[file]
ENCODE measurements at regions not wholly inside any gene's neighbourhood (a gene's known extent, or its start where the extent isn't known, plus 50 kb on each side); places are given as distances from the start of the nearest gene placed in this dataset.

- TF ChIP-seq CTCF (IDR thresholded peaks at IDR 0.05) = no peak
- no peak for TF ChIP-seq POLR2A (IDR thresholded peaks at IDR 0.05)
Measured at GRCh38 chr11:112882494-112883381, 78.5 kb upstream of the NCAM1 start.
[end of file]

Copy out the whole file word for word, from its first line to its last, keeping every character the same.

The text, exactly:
ENCODE measurements at regions not wholly inside any gene's neighbourhood (a gene's known extent, or its start where the extent isn't known, plus 50 kb on each side); places are given as distances from the start of the nearest gene placed in this dataset.

- TF ChIP-seq CTCF (IDR thresholded peaks at IDR 0.05) = no peak
- no peak for TF ChIP-seq POLR2A (IDR thresholded peaks at IDR 0.05)
Measured at GRCh38 chr11:112882494-112883381, 78.5 kb upstream of the NCAM1 start.